Cell Preparation and Automated Dispensing into Hanging Drop Plates
HCT116 and fibroblast cells were harvested and diluted in HCT116 media to concentrations of 6.25 x 104 cells/mL. Prior to dispensing, the HDP plate and tray reservoirs were filled with 3 and 5 mL of sterile Dulbecco's phosphate buffered saline (DPBS), respectively. The cells were combined together and a volume of 40 μL was then dispensed by the MultiFlo FX to create spheroids containing 5000 cells per spheroid and equal numbers of each cell type. Following dispensing, the plate assembly was placed at 37 °C/5% CO2.
Image-based Spheroid Formation Monitoring
Spheroid formation was monitored every 24 hours. The HDP assembly was placed into the Cytation 3, and manual imaging was performed using a 4x objective to determine the state of aggregation.
The imager can focus through the clear tray below the hanging drops, part of the complete plate assembly; therefore it was not necessary to remove the tray before placing the plate onto the stage.
CA Inhibitor Dosing
Upon completion of cell aggregation, media was removed from the hanging drops and replaced with media containing U 104 at concentrations of 0, 100, 1000, and 10,000 nM. The procedure involved slow removal of 10 μL of media from the top of each access hole, followed by a 10 μL addition of media with compound, which was repeated 5-6x to ensure a complete media exchange. Dosing was repeated on a daily basis over the two-week incubation period.
Hypoxia Reagent Incubation Optimization
The hypoxia detection reagent was diluted to a 5x concentration in HCT116 media. A volume of 10 μL was then added to the appropriate wells containing formed spheroids to create a final 1x concentration. The reagent was then incubated with the spheroids for either 2, 4, or 6 hours at 37 °C/5% CO2. Following incubation, reagent-containing media was washed out with DPBS using the same procedure previously explained for CA inhibitor dosing. Fluorescent imaging was then performed using the Texas Red imaging filter cube to determine which incubation time yielded the greatest reagent penetration into the spheroid, and therefore lowest background.
Analysis of Spheroid Hypoxia
Hypoxia detection reagent (5x) was added to appropriate wells following 1, 4, 7, and 14 days of compound treatment, incubated for the optimized time period, and then washed with DPBS as previously described. Fluorescent and brightfield imaging were then performed using a 4x objective and consistent LED excitation, integration time, and gain settings to ensure that changes in hypoxia levels were captured.
Cellular analysis was performed using the Gen5™ software on the 4x images of the spheroid captured. This was done in order to analyze only the fluorescent signal from the cells in the spheroid itself, and to ignore all other portions of the image. Table 1 describes the parameters used.
Table 1. 4x Image Cellular Analysis Parameters.
The brightfield image was used as the detection channel in order to properly define the boundaries of the spheroid. The fluorescence from the hypoxia reagent within the spheroid boundaries, captured with the Texas Red channel, was then used for analysis.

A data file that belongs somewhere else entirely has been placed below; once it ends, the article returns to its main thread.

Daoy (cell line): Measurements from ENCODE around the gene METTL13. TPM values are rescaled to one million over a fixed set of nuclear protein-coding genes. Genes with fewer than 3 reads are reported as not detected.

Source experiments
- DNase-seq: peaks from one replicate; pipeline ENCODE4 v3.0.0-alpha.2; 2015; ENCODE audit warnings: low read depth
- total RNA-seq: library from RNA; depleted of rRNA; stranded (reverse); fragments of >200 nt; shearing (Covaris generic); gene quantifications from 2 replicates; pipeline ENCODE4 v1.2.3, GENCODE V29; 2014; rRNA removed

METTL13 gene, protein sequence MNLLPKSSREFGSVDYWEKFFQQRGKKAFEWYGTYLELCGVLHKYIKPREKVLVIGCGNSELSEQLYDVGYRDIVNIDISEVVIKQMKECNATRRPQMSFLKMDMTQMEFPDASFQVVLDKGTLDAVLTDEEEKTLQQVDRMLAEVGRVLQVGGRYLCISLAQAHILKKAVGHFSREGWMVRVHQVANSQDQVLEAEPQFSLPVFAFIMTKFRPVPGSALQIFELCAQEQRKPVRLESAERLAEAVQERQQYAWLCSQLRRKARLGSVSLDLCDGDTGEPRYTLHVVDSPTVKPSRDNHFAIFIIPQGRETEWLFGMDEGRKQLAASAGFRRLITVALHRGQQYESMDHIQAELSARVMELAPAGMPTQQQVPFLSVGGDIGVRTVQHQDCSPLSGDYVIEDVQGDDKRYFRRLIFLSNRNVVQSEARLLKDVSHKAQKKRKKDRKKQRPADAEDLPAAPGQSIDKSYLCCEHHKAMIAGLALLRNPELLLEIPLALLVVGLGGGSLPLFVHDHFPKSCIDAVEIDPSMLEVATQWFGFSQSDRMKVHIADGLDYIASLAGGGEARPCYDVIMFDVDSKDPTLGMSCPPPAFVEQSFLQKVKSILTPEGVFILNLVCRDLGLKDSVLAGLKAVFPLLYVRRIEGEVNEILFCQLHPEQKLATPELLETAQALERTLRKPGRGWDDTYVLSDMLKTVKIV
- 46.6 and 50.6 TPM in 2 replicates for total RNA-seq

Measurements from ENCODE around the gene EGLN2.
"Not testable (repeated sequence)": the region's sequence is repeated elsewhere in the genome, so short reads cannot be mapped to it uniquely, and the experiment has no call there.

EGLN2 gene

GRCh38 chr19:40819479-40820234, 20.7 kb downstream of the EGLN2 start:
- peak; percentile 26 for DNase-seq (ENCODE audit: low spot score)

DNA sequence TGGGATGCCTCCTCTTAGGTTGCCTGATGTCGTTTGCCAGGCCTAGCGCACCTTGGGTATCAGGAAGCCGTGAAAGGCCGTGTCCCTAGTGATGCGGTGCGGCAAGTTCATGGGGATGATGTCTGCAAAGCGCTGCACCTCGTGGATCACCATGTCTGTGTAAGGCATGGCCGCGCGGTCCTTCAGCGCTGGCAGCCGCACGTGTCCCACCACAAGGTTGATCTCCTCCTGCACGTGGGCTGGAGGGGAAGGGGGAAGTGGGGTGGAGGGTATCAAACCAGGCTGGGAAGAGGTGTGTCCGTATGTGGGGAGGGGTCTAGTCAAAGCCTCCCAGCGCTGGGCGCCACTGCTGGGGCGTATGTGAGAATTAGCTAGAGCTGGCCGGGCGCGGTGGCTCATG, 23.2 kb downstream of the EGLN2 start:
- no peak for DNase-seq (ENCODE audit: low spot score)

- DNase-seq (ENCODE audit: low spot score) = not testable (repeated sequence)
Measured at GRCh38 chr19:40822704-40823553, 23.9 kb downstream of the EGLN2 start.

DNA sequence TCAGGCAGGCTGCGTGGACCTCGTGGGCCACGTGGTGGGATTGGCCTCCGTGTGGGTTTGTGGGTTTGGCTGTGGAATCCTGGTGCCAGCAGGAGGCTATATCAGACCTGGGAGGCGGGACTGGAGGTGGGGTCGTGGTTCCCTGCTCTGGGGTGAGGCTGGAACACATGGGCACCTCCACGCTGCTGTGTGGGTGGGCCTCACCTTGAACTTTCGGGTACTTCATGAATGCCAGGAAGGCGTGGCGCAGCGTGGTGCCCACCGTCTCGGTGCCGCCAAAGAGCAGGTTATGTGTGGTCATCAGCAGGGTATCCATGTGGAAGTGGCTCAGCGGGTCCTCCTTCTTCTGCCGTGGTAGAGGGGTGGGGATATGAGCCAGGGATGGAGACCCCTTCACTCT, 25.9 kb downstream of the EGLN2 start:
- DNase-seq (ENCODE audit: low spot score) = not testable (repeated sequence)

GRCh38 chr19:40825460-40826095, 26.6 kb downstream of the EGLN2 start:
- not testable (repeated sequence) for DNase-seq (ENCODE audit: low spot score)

Results and Discussion
Optimization of Hypoxia Red Reagent/Spheroid Incubation
The fluorescent signal from the hypoxia dye was assessed within the spheroid after a 2 hour incubation. As seen from the image in Figure 1A, a relatively small concentration of reagent was integrated into the cells after two hours. Therefore the required image exposure to see the signal within the spheroid was set to near maximum. This led to high background fluorescence, making accurate cellular analysis difficult to accomplish.
Figure 1. 4x images of Hypoxia Red Reagent signal captured after (A.) 2 hours; (B.) 4 hours; and (C.) 6 hours of incubation with the spheroid at 37 °C/5% CO2.
Examination of the image containing reagent incubated with the spheroid for four hours (Figure 1B) reveals increased reagent integration. However, exposure settings still generated relatively high background signal. Finally, when using a 6-hour incubation time, a sufficient amount of reagent was integrated, which allowed for exposure settings that yielded low background fluorescence while still giving a bright signal from the reagent within the spheroid. This incubation time was used for all subsequent experiments.
Confirmation of Fibroblast RFP and Hypoxia Red Reagent Signal
Human fibroblasts have been shown to play an important role in determining tumor cell behavior, as well as conditioning the tumor microenvironment6, 7. Therefore they were also included in this study to create a suitable 3D spheroid model. As RFP-expressing fibroblasts were used, imaging was also performed of spheroids following initial cell aggregation using the brightfield and RFP imaging filter cubes to confirm that the red fluorescent RFP signal would not artificially contribute to the signal captured with the Texas Red Imaging Cube.
Figure 2. Multi-Channel HCT116/Fibroblast Images following Hypoxia Red Reagent Incubation. Overlaid 4x images captured using (A.) brightfield and RFP; (B.) brightfield and Texas Red; and (C.) all three imaging filter cubes.